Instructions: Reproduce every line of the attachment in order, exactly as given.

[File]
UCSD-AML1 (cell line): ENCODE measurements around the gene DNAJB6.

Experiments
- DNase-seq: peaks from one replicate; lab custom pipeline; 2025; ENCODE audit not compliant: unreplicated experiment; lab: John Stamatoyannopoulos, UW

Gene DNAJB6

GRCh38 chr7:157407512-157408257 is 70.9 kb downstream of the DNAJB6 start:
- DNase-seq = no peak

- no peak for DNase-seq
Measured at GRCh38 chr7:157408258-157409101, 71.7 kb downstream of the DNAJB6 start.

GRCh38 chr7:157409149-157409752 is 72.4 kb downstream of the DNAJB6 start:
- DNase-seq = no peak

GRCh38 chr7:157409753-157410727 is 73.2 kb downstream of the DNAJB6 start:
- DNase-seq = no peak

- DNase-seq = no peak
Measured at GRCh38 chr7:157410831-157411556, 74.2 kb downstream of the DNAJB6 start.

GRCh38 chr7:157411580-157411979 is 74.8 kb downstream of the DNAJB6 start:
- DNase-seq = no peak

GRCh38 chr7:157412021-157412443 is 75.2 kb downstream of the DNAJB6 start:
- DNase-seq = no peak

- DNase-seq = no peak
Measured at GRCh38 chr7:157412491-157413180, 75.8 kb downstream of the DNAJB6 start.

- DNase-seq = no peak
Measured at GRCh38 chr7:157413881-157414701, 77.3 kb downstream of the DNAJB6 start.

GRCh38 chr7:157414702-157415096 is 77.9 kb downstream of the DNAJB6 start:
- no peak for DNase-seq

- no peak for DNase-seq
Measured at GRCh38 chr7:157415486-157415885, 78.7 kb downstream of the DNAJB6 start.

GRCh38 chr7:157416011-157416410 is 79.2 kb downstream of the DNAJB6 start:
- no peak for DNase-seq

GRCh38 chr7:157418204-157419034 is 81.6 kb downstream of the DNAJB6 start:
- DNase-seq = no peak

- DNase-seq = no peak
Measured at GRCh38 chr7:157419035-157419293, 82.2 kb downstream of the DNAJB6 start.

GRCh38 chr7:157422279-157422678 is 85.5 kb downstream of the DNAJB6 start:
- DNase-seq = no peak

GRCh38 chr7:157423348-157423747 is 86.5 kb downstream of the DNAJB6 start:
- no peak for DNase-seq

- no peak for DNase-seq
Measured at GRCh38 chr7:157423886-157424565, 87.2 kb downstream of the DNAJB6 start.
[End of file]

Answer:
UCSD-AML1 (cell line): ENCODE measurements around the gene DNAJB6.

Experiments
- DNase-seq: peaks from one replicate; lab custom pipeline; 2025; ENCODE audit not compliant: unreplicated experiment; lab: John Stamatoyannopoulos, UW

Gene DNAJB6

GRCh38 chr7:157407512-157408257 is 70.9 kb downstream of the DNAJB6 start:
- DNase-seq = no peak

- no peak for DNase-seq
Measured at GRCh38 chr7:157408258-157409101, 71.7 kb downstream of the DNAJB6 start.

GRCh38 chr7:157409149-157409752 is 72.4 kb downstream of the DNAJB6 start:
- DNase-seq = no peak

GRCh38 chr7:157409753-157410727 is 73.2 kb downstream of the DNAJB6 start:
- DNase-seq = no peak

- DNase-seq = no peak
Measured at GRCh38 chr7:157410831-157411556, 74.2 kb downstream of the DNAJB6 start.

GRCh38 chr7:157411580-157411979 is 74.8 kb downstream of the DNAJB6 start:
- DNase-seq = no peak

GRCh38 chr7:157412021-157412443 is 75.2 kb downstream of the DNAJB6 start:
- DNase-seq = no peak

- DNase-seq = no peak
Measured at GRCh38 chr7:157412491-157413180, 75.8 kb downstream of the DNAJB6 start.

- DNase-seq = no peak
Measured at GRCh38 chr7:157413881-157414701, 77.3 kb downstream of the DNAJB6 start.

GRCh38 chr7:157414702-157415096 is 77.9 kb downstream of the DNAJB6 start:
- no peak for DNase-seq

- no peak for DNase-seq
Measured at GRCh38 chr7:157415486-157415885, 78.7 kb downstream of the DNAJB6 start.

GRCh38 chr7:157416011-157416410 is 79.2 kb downstream of the DNAJB6 start:
- no peak for DNase-seq

GRCh38 chr7:157418204-157419034 is 81.6 kb downstream of the DNAJB6 start:
- DNase-seq = no peak

- DNase-seq = no peak
Measured at GRCh38 chr7:157419035-157419293, 82.2 kb downstream of the DNAJB6 start.

GRCh38 chr7:157422279-157422678 is 85.5 kb downstream of the DNAJB6 start:
- DNase-seq = no peak

GRCh38 chr7:157423348-157423747 is 86.5 kb downstream of the DNAJB6 start:
- no peak for DNase-seq

- no peak for DNase-seq
Measured at GRCh38 chr7:157423886-157424565, 87.2 kb downstream of the DNAJB6 start.